The rocket test team at Arnold Engineering Development Complex’s (AEDC) state-of-the-art Large Rocket Test Facility J-6 performed a successful test of the Aerojet Rocketdyne Large Class Stage 2 (LCS2) rocket motor Feb. 19.
This test, sanctioned by the U.S. Air Force Nuclear Weapons Center (AFNWC), was the largest solid propellant rocket motor test ever performed at AEDC.
The rocket motor is 92 inches in diameter, has a burn time of about one minute, and was designed to produce roughly 257,000 pounds force of thrust.
“The primary purpose of this simulated altitude test firing is to demonstrate the performance, functionality and structural integrity of the motor case, solid propellant, nozzle and thrust vectoring actuation (TVA) systems,” said Richard Kirkpatrick, an AEDC Space and Missile Test Branch project manager for the test. “Measured motor performance will be used to help determine if the LCS2 program goals are met.”
AEDC’s J-6 was the most appropriate facility for this test because of the facilities capabilities.
“AEDC’s J-6 test facility is the only test facility that can test large solid rocket motors at simulated altitude conditions,” Kirkpatrick said. “Given AEDC’s distinguished history and successful test experience with rocket motors of this size, it was an easy decision to select us … AFNWC and Aerojet Rocketdyne personnel were very pleased with the overall test program.”
Aerojet Rocketdyne states that the LCS2 motor is under AFNWC development as a demonstration of enabling technologies to support strategic deterrence, conventional strike and rapid space response. The rocket motor is designed with similar requirements of the Peacekeeper Stage 2 motor but includes a longer case, domestic composite case materials, and an electro-mechanical TVA system.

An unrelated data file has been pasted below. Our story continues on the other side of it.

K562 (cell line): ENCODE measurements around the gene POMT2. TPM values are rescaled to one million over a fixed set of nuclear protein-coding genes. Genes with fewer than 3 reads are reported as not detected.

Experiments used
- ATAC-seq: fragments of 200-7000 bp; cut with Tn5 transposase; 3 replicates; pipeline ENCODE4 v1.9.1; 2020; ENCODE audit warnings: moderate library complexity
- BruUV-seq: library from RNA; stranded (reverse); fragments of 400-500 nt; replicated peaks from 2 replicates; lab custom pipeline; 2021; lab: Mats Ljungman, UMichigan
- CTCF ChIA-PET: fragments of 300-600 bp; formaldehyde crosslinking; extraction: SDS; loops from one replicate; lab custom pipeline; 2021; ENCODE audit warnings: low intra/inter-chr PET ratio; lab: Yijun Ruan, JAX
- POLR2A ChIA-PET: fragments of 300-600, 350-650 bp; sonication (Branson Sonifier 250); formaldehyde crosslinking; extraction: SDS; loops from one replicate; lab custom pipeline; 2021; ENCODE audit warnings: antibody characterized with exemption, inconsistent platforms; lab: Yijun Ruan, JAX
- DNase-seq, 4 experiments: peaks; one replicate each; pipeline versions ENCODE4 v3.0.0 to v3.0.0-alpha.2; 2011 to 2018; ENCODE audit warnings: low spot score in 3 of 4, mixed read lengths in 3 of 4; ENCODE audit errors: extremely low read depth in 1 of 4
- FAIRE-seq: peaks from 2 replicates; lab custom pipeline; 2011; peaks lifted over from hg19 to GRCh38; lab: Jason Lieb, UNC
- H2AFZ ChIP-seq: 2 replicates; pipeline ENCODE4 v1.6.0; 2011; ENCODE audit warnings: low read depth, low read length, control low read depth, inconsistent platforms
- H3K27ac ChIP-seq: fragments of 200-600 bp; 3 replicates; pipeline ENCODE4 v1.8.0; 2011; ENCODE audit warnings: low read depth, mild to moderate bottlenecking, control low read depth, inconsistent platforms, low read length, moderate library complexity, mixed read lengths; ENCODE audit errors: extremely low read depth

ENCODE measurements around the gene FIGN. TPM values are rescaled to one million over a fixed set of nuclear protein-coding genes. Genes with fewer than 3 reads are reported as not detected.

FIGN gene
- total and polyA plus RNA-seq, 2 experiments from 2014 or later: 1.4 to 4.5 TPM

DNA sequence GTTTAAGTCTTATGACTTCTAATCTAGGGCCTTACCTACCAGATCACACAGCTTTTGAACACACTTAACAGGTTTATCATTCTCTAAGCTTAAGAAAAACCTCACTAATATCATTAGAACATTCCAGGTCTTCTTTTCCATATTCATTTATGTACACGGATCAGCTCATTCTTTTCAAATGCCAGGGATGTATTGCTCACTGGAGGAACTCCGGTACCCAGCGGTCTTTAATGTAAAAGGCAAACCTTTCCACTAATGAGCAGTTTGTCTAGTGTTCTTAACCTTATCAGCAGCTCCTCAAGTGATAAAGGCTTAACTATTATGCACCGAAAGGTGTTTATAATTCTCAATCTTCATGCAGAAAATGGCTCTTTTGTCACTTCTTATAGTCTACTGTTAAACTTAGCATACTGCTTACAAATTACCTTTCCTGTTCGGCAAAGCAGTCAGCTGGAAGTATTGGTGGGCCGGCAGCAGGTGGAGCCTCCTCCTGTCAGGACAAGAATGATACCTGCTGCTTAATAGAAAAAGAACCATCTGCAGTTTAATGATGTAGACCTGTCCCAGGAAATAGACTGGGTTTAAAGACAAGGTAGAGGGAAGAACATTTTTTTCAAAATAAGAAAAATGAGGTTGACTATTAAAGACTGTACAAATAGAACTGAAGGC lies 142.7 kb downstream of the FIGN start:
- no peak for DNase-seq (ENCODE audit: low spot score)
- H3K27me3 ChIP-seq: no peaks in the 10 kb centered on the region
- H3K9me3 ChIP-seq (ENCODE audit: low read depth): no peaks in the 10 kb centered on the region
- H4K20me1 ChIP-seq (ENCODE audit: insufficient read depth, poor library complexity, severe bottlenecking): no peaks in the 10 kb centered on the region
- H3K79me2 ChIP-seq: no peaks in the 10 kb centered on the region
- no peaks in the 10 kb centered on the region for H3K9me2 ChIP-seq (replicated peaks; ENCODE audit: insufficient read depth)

“This stage is a significant improvement over currently fielded systems,” said Tyler Evans, Aerojet Rocketdyne vice president, Rocket Shop defense advanced programs. “The application of this advanced design, using affordable materials and subsystems provided by our strong industrial base partnerships, will reduce future acquisition program costs and improve system reliability. These technologies are relevant across all Air Force and Navy missiles, whether for strategic deterrence, prompt strike or other applications, and they are key to sustaining the needs of the nation’s warfighters.”
The LCS2 motor can be used for other vehicle applications such as an upper stage for space launch and target launch vehicles.